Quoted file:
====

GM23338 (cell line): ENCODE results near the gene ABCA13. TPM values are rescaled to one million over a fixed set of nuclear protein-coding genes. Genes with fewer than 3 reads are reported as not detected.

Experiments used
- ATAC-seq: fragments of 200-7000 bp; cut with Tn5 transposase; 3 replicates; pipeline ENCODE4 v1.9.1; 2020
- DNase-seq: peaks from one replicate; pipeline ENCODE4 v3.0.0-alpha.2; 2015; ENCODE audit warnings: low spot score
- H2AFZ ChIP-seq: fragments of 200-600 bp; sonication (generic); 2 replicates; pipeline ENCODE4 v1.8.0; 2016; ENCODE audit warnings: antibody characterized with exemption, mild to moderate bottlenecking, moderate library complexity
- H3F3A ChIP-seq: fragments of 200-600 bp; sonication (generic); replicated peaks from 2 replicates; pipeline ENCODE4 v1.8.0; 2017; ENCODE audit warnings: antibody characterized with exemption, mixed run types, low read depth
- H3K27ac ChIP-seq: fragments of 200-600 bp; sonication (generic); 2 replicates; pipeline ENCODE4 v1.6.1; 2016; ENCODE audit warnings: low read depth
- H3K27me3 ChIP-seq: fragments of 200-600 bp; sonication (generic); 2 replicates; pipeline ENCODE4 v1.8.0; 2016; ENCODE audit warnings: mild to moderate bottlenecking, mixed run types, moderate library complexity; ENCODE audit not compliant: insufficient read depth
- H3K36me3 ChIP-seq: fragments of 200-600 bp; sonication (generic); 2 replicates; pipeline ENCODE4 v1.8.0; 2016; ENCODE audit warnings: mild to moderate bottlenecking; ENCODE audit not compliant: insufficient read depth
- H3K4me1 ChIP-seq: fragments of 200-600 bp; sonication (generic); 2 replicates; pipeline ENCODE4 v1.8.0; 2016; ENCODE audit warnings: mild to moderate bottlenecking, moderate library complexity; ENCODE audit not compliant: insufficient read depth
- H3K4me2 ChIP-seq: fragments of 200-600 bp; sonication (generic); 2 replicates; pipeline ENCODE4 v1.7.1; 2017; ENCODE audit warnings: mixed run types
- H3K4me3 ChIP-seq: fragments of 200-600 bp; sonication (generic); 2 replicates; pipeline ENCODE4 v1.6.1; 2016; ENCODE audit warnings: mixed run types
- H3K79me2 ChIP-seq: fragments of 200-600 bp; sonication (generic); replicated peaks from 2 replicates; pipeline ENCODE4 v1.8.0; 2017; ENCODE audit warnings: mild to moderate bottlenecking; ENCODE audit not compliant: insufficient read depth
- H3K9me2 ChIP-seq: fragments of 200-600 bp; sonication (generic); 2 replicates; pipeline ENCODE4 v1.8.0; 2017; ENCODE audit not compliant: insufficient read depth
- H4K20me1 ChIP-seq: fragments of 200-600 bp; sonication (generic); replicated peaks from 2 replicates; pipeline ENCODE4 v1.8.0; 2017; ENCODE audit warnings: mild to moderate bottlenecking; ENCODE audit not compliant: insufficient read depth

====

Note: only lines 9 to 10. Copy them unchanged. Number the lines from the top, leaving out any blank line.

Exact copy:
- H3K36me3 ChIP-seq: fragments of 200-600 bp; sonication (generic); 2 replicates; pipeline ENCODE4 v1.8.0; 2016; ENCODE audit warnings: mild to moderate bottlenecking; ENCODE audit not compliant: insufficient read depth
- H3K4me1 ChIP-seq: fragments of 200-600 bp; sonication (generic); 2 replicates; pipeline ENCODE4 v1.8.0; 2016; ENCODE audit warnings: mild to moderate bottlenecking, moderate library complexity; ENCODE audit not compliant: insufficient read depth